The Egret Hunter

A poem by Madison Julius Cawein

Through woods the Spanish moss makes gray,
With deeps the daylight never reaches,
The water sluices slow its way,
And chokes with weeds its beaches.

'T was here, lost in this lone bayou,
Where poison brims each blossom's throat,
Last night I followed a firefly glow,
And oared a leaky boat.

The way was dark; and overhead
The wailing limpkin moaned and cried;
The moss, like cerements of the dead,
Waved wildly on each side.

The way was black, albeit the trees
Let here and there the moonlight through,
The shadows, 'mid the cypress-knees,
Seemed ominous of hue.

And then behold! a boat that oozed
Slow slime and trailed rank water-weeds,
Loomed on me: in which, interfused,
Great glow-worms glowed like beads.

And in its rotting hulk, upright,
His eyeless eyes fixed far before,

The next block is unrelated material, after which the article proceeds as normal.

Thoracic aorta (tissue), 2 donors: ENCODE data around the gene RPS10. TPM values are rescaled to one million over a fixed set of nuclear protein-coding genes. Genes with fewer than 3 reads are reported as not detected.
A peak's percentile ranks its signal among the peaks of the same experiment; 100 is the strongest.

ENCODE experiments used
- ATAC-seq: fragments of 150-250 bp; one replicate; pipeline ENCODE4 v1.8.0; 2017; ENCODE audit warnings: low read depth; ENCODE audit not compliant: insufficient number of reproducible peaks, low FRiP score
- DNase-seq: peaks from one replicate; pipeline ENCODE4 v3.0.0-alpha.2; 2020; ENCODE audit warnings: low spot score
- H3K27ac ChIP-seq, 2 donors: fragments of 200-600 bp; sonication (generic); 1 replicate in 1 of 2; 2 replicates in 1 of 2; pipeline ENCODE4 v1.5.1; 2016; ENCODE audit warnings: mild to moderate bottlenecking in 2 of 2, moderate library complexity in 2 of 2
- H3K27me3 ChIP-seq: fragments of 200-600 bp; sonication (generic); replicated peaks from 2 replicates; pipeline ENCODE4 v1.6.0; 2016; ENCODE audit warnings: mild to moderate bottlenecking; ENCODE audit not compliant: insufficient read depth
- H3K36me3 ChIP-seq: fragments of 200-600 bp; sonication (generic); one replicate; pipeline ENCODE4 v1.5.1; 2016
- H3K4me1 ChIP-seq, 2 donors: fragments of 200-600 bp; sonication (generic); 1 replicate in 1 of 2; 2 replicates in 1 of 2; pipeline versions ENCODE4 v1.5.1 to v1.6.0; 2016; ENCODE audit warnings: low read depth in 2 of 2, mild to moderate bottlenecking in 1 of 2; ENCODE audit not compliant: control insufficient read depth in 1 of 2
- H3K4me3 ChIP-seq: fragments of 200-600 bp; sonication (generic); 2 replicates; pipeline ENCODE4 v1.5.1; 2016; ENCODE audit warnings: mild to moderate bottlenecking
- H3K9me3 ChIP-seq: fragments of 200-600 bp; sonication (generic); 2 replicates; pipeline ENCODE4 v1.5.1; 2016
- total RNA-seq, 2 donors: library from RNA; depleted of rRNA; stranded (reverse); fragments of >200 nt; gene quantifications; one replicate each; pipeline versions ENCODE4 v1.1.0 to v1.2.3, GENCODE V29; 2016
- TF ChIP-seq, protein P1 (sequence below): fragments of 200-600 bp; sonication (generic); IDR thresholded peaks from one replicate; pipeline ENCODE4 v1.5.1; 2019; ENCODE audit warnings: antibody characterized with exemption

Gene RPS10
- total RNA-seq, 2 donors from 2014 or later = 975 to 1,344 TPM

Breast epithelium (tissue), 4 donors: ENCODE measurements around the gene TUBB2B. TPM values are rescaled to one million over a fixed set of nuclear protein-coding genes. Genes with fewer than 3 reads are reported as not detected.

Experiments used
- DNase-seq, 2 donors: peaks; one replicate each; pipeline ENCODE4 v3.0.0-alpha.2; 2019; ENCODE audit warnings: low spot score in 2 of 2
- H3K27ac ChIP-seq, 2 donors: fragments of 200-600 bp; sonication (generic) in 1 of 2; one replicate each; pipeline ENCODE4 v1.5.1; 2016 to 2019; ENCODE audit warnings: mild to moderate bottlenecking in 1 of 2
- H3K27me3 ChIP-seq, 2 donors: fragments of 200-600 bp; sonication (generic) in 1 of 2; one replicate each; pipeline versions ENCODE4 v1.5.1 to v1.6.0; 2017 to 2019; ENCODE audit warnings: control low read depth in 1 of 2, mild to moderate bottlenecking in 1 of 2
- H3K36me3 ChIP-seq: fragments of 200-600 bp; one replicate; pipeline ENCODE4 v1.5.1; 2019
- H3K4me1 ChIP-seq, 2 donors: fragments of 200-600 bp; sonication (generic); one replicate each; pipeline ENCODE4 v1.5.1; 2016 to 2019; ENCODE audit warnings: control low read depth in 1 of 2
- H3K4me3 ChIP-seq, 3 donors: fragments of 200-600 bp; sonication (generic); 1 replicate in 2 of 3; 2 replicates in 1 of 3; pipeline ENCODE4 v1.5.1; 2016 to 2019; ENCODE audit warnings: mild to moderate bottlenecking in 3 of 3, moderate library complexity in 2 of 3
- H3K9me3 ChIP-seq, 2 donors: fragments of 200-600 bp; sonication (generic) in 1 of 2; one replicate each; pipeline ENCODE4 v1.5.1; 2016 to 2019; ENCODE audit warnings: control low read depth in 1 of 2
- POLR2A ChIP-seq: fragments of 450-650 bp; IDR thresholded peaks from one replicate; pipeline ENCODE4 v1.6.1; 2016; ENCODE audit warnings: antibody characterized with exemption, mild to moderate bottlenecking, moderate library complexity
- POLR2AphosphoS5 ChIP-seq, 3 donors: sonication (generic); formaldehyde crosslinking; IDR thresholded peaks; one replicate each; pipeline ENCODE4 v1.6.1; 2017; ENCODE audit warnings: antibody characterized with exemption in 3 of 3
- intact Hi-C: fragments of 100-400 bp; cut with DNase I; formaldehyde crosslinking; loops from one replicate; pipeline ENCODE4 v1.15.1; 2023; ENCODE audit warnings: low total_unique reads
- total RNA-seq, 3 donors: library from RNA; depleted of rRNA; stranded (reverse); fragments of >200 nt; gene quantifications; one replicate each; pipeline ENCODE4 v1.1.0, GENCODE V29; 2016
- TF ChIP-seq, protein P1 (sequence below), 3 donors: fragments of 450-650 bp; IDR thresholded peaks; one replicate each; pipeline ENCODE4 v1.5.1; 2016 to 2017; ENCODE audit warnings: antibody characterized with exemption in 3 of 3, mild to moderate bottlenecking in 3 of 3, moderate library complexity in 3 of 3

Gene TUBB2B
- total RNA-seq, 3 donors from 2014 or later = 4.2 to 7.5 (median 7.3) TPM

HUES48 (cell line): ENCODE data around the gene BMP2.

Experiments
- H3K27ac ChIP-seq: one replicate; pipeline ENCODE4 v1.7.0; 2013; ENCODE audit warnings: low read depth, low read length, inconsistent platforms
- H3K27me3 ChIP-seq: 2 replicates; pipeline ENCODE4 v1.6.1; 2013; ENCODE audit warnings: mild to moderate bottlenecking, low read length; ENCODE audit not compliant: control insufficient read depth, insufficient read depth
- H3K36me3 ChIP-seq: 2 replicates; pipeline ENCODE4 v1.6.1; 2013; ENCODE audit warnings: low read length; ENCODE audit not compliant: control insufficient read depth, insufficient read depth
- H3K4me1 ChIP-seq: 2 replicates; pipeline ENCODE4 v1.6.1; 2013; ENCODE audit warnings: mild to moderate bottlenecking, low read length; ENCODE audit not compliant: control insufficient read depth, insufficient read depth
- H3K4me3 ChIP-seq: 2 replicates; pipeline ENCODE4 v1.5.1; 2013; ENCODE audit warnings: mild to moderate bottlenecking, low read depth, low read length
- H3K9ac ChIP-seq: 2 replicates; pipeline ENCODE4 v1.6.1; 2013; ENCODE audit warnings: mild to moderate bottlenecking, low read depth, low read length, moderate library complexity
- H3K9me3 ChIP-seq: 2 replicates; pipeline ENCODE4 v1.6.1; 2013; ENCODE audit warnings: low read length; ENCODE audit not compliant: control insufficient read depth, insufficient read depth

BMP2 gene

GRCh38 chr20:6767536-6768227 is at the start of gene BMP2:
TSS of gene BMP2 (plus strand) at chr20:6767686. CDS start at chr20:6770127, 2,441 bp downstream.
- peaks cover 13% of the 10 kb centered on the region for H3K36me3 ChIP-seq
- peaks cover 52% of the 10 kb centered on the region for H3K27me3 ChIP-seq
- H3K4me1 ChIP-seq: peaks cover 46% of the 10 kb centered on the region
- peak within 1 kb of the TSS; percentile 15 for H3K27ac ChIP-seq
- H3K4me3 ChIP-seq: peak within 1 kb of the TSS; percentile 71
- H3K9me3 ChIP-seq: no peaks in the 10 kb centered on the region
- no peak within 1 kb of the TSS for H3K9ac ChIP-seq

A dead man sat, and stared at night,
Grasping a rotting oar.

Slowly it passed; and fearfully
The moccasin slid in its wake;
The owl shrunk shrieking in its tree;
And in its hole the snake.

But I, who met it face to face,
I could not shrink or turn aside:
Within that dark and demon place
There was no place to hide.

Slowly it passed; for me too slow!
The grim Death, in the moon's faint shine,
Whose story, haply, none may know
Save th' owl that haunts the pine.

Reader Comments

Tell us what you think of 'The Egret Hunter' by Madison Julius Cawein

comments powered by Disqus

Home | Search | About this website | Contact | Privacy Policy